Even the lichen were “blooming”: British Soldiers lichen with their bright red fruiting caps on gray-green stems, usually found on rotting stumps like this one.

I had a Sony RX 10 camera I was trying out on this trip, so before the wedding, we headed over to the Sunken Garden in Lincoln to see what was blooming.

Lots of mosquitos on the water lilies, but no frogs to enjoy them.

I don’t know what these trees were, but their new leaves were brilliant salmon red and pink.  The red pigment in new leaves protects them from sun damage before the leaves have synthesized their chlorophyll pigment.


Black and white tulips — that’s a little different.

Spiderwort growing by a waterfall made a nice contrast.  The camera has a wide range of shutter speeds for special effects, like silky water,

Quite a camera this Sony RX10, with its fixed 24-600 mm lens. And it weighs about 1/10 of what Big Bertha (my SLR and telephoto combo) does.  Something to consider when you need a multipurpose, lightweight travel camera.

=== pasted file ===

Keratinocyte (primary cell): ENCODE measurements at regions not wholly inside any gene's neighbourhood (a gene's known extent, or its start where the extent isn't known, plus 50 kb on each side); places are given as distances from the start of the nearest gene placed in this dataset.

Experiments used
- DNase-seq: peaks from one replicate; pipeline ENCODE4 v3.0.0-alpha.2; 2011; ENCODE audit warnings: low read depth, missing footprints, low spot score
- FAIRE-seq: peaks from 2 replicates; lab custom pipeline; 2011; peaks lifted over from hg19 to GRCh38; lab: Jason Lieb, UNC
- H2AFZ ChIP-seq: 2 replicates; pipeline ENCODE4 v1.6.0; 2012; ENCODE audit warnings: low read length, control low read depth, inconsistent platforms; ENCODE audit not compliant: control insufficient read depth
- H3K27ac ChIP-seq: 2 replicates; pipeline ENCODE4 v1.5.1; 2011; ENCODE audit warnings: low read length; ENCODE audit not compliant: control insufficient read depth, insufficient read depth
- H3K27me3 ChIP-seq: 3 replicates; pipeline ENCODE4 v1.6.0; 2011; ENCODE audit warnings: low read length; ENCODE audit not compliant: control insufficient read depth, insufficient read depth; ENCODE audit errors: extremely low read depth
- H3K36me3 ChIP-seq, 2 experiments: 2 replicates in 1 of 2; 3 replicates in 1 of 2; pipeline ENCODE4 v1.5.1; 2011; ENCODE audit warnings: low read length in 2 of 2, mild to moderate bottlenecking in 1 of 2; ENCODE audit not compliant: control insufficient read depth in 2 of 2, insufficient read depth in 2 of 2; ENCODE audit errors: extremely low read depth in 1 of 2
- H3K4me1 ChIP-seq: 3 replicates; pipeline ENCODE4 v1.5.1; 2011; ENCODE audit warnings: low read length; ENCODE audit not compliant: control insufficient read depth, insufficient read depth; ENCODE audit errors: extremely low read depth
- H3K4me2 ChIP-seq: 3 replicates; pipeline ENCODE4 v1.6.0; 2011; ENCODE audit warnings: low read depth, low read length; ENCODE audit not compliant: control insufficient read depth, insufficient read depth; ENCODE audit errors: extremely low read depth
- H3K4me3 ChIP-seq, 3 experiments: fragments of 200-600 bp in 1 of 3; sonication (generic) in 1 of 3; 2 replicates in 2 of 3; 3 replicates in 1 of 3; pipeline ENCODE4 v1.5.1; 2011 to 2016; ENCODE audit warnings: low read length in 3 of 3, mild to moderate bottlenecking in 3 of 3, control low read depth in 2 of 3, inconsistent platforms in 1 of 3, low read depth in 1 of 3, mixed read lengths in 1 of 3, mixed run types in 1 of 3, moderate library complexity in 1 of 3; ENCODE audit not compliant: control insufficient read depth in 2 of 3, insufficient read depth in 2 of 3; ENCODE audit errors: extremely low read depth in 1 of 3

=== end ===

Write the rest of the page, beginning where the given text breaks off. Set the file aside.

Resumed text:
Buried treasure

April blizzards create new challenges for wildlife, already limited by the diminished resources available.  Can squirrels really remember where they hid some buried treasure last fall?  Apparently so.

After the blizzard, gray squirrels ventured out in the deep snow, digging holes down to the dirt surface in search of their buried treasures.
This shot begs for a clever caption. Got any ideas?

It looks like the squirrel found what it was searching for — a dried up walnut.

I wonder if they can smell nuts under snow cover?

April blizzard